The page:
Chapter 2 – Standards of the Legal Profession – annotated
2.1 Canons of Legal Ethics
These Canons of Legal Ethics in rules 2.1-1 to 2.1-5 are a general guide and not a denial of the existence of other duties equally imperative and of other rights, though not specifically mentioned. A version of these Canons has formed part of the Code of Professional Conduct of the Law Society of British Columbia since 1921. They are included here both for their historical value and for their statement of general principles that underlie the remainder of the rules in this Code.
A lawyer is a minister of justice, an officer of the courts, a client’s advocate and a member of an ancient, honourable and learned profession.
In these several capacities, it is a lawyer’s duty to promote the interests of the state, serve the cause of justice, maintain the authority and dignity of the courts, be faithful to clients, be candid and courteous in relations with other lawyers and demonstrate personal integrity.
(a) A lawyer owes a duty to the state, to maintain its integrity and its law. A lawyer should not aid, counsel or assist any person to act in any way contrary to the law.
(b) When engaged as a Crown prosecutor, a lawyer’s primary duty is not to seek a conviction but to see that justice is done; to that end the lawyer should make timely disclosure to the defence of all facts and known witnesses whether tending to show guilt or innocence, or that would affect the punishment of the accused.
(c) A lawyer should accept without hesitation, and if need be without fee or reward, the cause of any person assigned to the lawyer by the court, and exert every effort on behalf of that person.
(a) A lawyer’s conduct should at all times be characterized by candour and fairness. The lawyer should maintain toward a court or tribunal a courteous and respectful attitude and insist on similar conduct on the part of clients, at the same time discharging professional duties to clients resolutely and with self-respecting independence.
(b) Judges, not being free to defend themselves, are entitled to receive the support of the legal profession against unjust criticism and complaint. Whenever there is proper ground for serious complaint against a judicial officer, it is proper for a lawyer to submit the grievance to the appropriate authorities.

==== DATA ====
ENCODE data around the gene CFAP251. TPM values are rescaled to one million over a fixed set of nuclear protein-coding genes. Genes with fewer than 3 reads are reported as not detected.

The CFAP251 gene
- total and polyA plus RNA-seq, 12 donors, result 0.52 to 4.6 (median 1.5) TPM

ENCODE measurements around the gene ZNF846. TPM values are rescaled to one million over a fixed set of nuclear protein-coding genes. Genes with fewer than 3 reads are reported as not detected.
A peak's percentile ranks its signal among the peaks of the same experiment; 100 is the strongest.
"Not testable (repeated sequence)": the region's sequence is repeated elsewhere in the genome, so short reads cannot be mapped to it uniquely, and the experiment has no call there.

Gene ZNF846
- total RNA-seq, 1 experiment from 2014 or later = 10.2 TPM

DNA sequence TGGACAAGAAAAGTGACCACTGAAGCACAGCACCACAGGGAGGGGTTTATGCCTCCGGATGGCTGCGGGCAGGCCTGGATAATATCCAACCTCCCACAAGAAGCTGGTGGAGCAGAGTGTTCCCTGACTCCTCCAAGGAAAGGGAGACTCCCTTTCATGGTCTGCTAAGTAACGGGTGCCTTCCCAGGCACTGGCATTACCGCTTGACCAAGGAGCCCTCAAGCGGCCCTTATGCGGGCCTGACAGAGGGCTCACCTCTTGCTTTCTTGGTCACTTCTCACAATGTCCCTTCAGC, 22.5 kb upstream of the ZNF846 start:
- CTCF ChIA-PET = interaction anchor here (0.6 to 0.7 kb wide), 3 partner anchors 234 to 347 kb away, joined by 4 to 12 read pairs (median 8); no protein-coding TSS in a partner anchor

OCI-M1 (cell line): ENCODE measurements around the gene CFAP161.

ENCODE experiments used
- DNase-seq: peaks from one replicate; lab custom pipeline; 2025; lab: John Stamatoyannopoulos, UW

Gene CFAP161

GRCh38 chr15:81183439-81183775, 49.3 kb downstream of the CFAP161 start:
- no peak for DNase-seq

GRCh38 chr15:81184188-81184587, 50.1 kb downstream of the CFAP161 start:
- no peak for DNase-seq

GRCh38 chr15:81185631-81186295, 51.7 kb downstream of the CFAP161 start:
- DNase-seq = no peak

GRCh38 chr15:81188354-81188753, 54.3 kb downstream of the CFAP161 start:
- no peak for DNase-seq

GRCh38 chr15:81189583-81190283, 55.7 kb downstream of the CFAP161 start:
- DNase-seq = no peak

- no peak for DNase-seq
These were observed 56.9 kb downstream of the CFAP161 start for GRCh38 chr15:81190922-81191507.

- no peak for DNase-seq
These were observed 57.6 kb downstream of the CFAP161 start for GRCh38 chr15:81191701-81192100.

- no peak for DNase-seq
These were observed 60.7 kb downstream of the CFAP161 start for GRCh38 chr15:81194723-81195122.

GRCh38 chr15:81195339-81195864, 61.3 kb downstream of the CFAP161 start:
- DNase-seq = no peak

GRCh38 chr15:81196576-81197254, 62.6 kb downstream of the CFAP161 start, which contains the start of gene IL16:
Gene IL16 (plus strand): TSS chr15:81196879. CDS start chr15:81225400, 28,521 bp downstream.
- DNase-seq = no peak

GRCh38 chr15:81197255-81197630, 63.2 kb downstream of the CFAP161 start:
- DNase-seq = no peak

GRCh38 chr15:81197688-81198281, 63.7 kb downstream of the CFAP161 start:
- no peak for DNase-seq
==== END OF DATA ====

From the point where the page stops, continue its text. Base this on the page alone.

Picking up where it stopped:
(c) A lawyer should not attempt to deceive a court or tribunal by offering false evidence or by misstating facts or law and should not, either in argument to the judge or in address to the jury, assert a personal belief in an accused’s guilt or innocence, in the justice or merits of the client’s cause or in the evidence tendered before the court.
(d) A lawyer should never seek privately to influence a court or tribunal, directly or indirectly, in the lawyer’s or a client’s favour, nor should the lawyer attempt to curry favour with juries by fawning, flattery or pretended solicitude for their personal comfort.
(a) A lawyer should obtain sufficient knowledge of the relevant facts and give adequate consideration to the applicable law before advising a client, and give an open and undisguised opinion of the merits and probable results of the client’s cause. The lawyer should be wary of bold and confident assurances to the client, especially where the lawyer’s employment may depend on such assurances. The lawyer should bear in mind that seldom are all the law and facts on the client’s side, and that audi alteram partem (hear the other side) is a safe rule to follow.
(b) A lawyer should disclose to the client all the circumstances of the lawyer’s relations to the parties and interest in or connection with the controversy, if any, that might influence whether the client selects or continues to retain the lawyer. A lawyer must not act where there is a conflict of interests between the lawyer and a client or between clients.
(c) Whenever the dispute will admit of fair settlement the client should be advised to avoid or to end the litigation.
(d) A lawyer should treat adverse witnesses, litigants and counsel with fairness and courtesy, refraining from all offensive personalities. The lawyer must not allow a client’s personal feelings and prejudices to detract from the lawyer’s professional duties. At the same time, the lawyer should represent the client’s interests resolutely and without fear of judicial disfavour or public unpopularity.
(e) A lawyer should endeavour by all fair and honourable means to obtain for a client the benefit of any and every remedy and defence that is authorized by law. The lawyer must, however, steadfastly bear in mind that this great trust is to be performed within and not without the bounds of the law. The office of the lawyer does not permit, much less demand, for any client, violation of law or any manner of fraud or chicanery. No client has a right to demand that the lawyer be illiberal or do anything repugnant to the lawyer’s own sense of honour and propriety.
(f) It is a lawyer’s right to undertake the defence of a person accused of crime, regardless of the lawyer’s own personal opinion as to the guilt of the accused. Having undertaken such defence, the lawyer is bound to present, by all fair and honourable means and in a manner consistent with the client’s instructions, every defence that the law of the land permits, to the end that no person will be convicted except by due process of law.
(g) A lawyer should not, except as by law expressly sanctioned, acquire by purchase or otherwise any interest in the subject-matter of the litigation being conducted by the lawyer. A lawyer should scrupulously guard, and not divulge or use for personal benefit, a client’s secrets or confidences. Having once acted for a client in a matter, a lawyer must not act against the client in the same or any related matter.
(h) A lawyer must record, and should report promptly to a client the receipt of any moneys or other trust property. The lawyer must use the client’s moneys and trust property only as authorized by the client, and not commingle it with that of the lawyer.